Sometimes the design for a show poster comes together very quickly: we have an idea, it gets approved, and the finished image is completed within days. Other times, however, the process can take weeks, such as was the case for The Arabian Nights. Here's how we arrived at the final image.
Anytime I begin a design, it's at least two months before the show goes into previews. Frequently, all I have to go on is the script and a conversation with the director, who may or may not have concrete ideas about how he or she is going to approach the play. The lighting, scenic, and costume designs are usually still being finalized. The play is mostly cast by that time, but the actors aren't necessarily local. On top of all that, even if the director can communicate a strong vision for the show, it may not translate into a strong vision for the poster, which needs to grab your attention and get you to investigate further. The poster probably won't sell any tickets on its own, but it should get you to look at our website or call us up.
With this show, we had a couple of additional factors from the start: the title and the writer/director, Mary Zimmerman. Anytime I design a poster for a show with a recognizable name, such as The Arabian Nights, I have a certain flexibility with the logo of the show. I can play with the legibility of the words a bit, because the viewer will go along with me more easily.
The title can also be a liability; one can easily fall into a cliché and rely on a typeface that evokes Arabic writing, such as Disney's Aladdin.
I wanted to go a different direction and do my own lettering. I looked up antique Islamic/Arabic calligraphy and found square Kufic script, which originated around the time of the earliest incarnations of the 1,001 Nights stories. I decided to riff off that look and came up with this:
Did I say I had leeway to make a logo that's hard to read? Not that much leeway. Fortunately, once I did lowercase letters rather than capitals, people felt the title was much more legible:
Still, people felt that the logo was a little cold. I had reactions from people saying they thought the letters looked futuristic, mazelike, hip-hoppish, and even like this Jesus logo, apparently a common piece of folk art I'd never seen before. It wasn't important to me that people get the Kufic reference; I just like having the deeper layer. But I was happy to hear that one of our staff members, someone who spent many years in Saudi Arabia, got the reference right away.
Anyway, I connected it a little more to the subject matter by giving it a bit of ornamentation. Everyone was happy, and I was done:
Now it was on to the poster image. After reading the script, I decided that rather than showing a scene from any particular story in the show, I wanted to highlight Scheherezade and the power of storytelling itself. (A brief synopsis of the play, in case you don't know the story: Scheherezade is a young queen who keeps her husband from murdering her by telling intricate, cliffhanging stories for 1,001 nights.)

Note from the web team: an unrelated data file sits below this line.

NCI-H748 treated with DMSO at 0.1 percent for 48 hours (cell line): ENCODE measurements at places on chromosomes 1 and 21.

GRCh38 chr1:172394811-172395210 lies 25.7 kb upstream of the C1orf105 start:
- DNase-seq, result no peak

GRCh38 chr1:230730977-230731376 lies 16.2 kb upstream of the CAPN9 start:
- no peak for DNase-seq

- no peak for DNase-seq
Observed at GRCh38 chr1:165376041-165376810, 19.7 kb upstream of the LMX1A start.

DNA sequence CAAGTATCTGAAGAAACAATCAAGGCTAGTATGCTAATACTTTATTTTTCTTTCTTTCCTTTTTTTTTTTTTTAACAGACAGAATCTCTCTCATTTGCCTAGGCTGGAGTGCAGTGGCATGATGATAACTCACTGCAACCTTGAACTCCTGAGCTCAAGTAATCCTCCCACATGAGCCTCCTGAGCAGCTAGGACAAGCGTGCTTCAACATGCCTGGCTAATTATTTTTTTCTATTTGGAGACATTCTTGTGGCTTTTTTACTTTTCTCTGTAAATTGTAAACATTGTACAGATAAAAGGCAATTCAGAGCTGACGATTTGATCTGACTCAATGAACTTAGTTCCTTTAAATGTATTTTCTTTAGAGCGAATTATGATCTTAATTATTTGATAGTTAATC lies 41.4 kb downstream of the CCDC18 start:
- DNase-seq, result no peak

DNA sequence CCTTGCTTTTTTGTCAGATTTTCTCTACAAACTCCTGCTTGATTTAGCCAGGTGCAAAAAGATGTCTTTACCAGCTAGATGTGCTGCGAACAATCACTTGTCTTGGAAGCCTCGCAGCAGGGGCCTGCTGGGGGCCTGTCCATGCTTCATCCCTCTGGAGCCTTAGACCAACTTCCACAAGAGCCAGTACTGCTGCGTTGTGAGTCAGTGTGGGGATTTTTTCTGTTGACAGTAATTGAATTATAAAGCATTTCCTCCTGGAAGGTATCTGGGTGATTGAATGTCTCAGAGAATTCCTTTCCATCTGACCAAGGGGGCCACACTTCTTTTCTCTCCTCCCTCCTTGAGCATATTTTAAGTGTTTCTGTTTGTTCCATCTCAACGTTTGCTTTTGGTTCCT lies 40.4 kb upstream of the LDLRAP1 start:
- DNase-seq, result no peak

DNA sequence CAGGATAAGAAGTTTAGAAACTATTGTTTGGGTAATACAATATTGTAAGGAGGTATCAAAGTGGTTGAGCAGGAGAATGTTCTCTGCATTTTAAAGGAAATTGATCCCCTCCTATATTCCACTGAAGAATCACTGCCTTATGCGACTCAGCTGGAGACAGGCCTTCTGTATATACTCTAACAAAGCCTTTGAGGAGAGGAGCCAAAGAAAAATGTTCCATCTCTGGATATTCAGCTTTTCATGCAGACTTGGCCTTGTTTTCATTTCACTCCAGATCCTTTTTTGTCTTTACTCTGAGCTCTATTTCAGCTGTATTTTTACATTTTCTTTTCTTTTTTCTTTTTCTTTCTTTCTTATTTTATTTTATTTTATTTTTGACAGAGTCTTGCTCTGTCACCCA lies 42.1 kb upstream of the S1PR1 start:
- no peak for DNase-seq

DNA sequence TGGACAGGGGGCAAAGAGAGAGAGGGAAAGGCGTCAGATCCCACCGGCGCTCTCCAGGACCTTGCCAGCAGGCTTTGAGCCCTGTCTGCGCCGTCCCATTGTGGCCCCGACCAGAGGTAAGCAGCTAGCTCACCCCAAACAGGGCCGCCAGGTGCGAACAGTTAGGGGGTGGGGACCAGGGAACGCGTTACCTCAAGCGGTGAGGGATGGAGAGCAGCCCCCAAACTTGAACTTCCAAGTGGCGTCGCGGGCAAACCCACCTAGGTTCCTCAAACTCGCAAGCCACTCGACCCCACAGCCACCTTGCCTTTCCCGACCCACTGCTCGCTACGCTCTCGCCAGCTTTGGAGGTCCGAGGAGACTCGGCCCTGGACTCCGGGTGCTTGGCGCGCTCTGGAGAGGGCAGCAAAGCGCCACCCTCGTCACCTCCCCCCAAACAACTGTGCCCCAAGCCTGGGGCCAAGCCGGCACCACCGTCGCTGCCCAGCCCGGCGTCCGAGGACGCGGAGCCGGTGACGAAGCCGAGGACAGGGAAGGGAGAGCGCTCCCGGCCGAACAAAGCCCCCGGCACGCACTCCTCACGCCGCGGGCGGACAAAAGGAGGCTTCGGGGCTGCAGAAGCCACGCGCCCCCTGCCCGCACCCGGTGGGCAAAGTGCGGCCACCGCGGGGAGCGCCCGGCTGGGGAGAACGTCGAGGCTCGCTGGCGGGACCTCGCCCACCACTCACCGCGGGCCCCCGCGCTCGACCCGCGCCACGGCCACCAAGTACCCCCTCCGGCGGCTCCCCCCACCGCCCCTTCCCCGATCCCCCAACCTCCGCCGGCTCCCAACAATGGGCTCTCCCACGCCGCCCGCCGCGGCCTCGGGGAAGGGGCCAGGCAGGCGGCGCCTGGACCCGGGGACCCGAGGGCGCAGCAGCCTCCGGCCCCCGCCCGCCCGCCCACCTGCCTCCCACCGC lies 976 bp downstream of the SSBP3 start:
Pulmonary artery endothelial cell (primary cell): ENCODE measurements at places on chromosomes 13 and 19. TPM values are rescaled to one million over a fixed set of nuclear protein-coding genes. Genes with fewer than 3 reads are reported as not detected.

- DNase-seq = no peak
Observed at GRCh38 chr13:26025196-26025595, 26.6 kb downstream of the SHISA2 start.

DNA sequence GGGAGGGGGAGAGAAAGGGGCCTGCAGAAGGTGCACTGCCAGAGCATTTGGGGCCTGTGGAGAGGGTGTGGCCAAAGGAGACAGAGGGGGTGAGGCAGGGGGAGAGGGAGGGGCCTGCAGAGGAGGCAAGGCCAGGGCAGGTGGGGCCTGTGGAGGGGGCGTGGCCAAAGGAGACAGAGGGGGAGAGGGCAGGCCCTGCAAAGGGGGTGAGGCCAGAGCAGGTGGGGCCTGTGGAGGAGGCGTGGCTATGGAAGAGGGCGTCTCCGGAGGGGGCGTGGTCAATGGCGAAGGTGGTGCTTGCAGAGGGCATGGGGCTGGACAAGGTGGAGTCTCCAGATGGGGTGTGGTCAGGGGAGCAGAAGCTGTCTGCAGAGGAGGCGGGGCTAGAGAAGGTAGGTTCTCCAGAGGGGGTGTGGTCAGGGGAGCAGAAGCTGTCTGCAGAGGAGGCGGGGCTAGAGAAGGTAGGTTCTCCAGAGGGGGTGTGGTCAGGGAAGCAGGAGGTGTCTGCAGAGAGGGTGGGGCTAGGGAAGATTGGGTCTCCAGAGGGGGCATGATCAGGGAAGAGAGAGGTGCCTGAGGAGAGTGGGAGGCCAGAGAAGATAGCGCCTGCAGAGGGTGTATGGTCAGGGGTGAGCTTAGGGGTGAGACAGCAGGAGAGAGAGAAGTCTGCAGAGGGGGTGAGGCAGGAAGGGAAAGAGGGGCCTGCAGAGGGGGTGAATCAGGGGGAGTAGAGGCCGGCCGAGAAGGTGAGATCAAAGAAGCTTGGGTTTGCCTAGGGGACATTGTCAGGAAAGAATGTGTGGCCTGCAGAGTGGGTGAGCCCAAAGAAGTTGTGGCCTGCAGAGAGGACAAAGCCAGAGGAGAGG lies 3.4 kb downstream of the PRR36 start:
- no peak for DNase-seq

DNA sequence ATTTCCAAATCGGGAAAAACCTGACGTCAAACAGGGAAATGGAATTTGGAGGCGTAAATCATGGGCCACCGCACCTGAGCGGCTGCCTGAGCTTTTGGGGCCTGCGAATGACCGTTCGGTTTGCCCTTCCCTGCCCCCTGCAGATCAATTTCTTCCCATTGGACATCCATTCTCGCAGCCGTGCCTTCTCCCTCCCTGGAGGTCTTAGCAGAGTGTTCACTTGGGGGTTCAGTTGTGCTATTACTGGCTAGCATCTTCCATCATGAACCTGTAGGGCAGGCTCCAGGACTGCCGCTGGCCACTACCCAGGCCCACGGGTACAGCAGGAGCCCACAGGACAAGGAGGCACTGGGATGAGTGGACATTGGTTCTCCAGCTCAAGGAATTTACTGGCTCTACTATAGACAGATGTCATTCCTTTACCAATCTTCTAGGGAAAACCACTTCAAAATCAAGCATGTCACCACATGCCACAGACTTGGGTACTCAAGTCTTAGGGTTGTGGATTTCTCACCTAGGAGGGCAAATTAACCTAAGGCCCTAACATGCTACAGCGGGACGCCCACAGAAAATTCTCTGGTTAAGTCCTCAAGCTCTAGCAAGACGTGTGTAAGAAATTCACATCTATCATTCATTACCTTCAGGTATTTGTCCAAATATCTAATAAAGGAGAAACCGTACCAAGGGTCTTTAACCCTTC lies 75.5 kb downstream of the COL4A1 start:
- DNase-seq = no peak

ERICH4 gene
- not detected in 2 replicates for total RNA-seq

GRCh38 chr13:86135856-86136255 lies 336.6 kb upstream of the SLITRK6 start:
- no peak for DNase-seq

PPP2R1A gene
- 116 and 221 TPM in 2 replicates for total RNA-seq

This is the draft I came up with. I had decided I wanted a seductive image, focusing on Scheherezade but also showing how entrancing her stories could be. The image here is just a stock photo I found on iStockPhoto that captured the characters in the pose I envisioned; I planned to shoot my own models in that pose, but since the actors playing those roles weren't yet in town, I thought I might use staff members. Because the show featured a multicultural cast, I felt I had a fair amount of flexibility in my casting.
I never got that far -- the draft was rejected. It didn't communicate the humor of the play. Furthermore, it was, if anything, too sexy; it should show off her creativity rather than her sex appeal.
So I tried some different approaches, seen below. First I tried a silhouette of Scheherezade (left) and an illustrated adaptation of the original stock photo (middle). I added a bit of playfulness with her smile and all the bright moons issuing forth from her mouth, symbolizing the stories. I went with a style reminiscent of local design star Michael Schwab, who did all those fantastic images for the Golden Gate National Recreation Area.
Good news: people liked the style. Bad news: it still focused too much on Scheherezade. It was more about the stories, not her. (The rejection was fine -- I hated the middle one myself, and the one on the left just looked too 70s for me.)
So I went back to the script and pulled out another image, one of finger cymbals, which would be struck one time each new story begins in the show. I did it once again in that faux-Schwab style. I was pretty happy with that version.
However, that too was rejected. By now the director and cast had arrived, and we were a day or two away from missing the deadline for the first use of the image. Surprisingly, after all the different ideas, I was asked to go back to the first draft and reshoot it now that we actually had the actors in town. We already had a press photo shoot planned with those actors, so I hijacked that shoot, which ended up doing double duty. Finally I had an approved image (photo courtesy of kevinberne.com) and logo (and I didn't even end up cribbing Michael Schwab!):
It was a very long and occasionally frustrating process, but in the end I'm very happy with the result and am glad to have contributed to such a fantastic show. The part I liked best? Watching the performance on opening night and seeing the two characters end up in exactly this pose during one of the scenes. I think it's the only time I've seen one of my posters come to life on stage.
A coda: It's not all bad when a poster idea gets thrown out; what doesn't work for the poster might work perfectly well in the Berkeley Rep Magazine. I still loved my little moons from the rejected drafts, so I found a way to use them. Here's the first spread of the dramaturgy section:
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